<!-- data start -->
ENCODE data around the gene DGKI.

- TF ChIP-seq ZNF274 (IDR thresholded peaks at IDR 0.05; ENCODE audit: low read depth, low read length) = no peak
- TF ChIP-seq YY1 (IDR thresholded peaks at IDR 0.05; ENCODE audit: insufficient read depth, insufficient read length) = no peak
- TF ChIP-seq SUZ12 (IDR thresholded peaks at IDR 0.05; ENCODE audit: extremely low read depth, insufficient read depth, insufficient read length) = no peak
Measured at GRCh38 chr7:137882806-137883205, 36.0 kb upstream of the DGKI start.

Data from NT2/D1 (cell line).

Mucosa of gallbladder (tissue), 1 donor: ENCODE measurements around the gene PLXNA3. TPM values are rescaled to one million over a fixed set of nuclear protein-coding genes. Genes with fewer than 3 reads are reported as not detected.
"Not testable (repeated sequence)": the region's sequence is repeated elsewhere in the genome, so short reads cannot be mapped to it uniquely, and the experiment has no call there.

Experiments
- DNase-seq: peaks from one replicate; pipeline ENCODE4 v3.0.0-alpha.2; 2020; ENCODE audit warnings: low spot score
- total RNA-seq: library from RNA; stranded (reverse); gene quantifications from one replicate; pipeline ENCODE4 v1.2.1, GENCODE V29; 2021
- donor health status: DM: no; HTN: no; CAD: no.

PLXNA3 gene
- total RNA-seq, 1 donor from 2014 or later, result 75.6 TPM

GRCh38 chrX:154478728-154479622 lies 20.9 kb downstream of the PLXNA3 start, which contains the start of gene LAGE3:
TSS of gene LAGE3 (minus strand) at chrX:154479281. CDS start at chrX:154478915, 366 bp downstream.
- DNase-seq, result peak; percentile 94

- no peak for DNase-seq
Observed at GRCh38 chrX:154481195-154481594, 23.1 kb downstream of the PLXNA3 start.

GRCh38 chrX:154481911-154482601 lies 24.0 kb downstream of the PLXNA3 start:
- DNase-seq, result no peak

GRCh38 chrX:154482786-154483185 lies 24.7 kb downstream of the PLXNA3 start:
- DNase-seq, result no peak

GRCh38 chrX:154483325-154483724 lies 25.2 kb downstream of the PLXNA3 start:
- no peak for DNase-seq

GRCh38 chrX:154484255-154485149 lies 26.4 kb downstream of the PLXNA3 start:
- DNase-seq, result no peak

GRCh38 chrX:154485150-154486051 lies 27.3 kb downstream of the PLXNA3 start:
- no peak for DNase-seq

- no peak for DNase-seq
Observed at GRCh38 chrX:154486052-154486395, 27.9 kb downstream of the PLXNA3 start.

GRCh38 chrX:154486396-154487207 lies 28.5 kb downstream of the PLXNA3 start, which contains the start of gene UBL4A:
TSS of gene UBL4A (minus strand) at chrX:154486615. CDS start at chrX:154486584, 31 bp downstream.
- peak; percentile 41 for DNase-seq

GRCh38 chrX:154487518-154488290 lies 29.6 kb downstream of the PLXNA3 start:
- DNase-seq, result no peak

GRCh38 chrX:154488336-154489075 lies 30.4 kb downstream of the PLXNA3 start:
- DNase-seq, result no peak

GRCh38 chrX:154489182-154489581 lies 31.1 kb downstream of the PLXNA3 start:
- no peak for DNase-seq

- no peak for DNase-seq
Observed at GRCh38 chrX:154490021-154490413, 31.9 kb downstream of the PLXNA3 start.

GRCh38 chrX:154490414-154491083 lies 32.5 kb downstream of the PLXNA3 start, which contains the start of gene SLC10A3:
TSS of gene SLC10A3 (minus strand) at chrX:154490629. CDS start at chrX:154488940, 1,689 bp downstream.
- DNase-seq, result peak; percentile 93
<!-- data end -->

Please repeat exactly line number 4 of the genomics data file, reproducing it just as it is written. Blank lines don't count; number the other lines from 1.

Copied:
- TF ChIP-seq SUZ12 (IDR thresholded peaks at IDR 0.05; ENCODE audit: extremely low read depth, insufficient read depth, insufficient read length) = no peak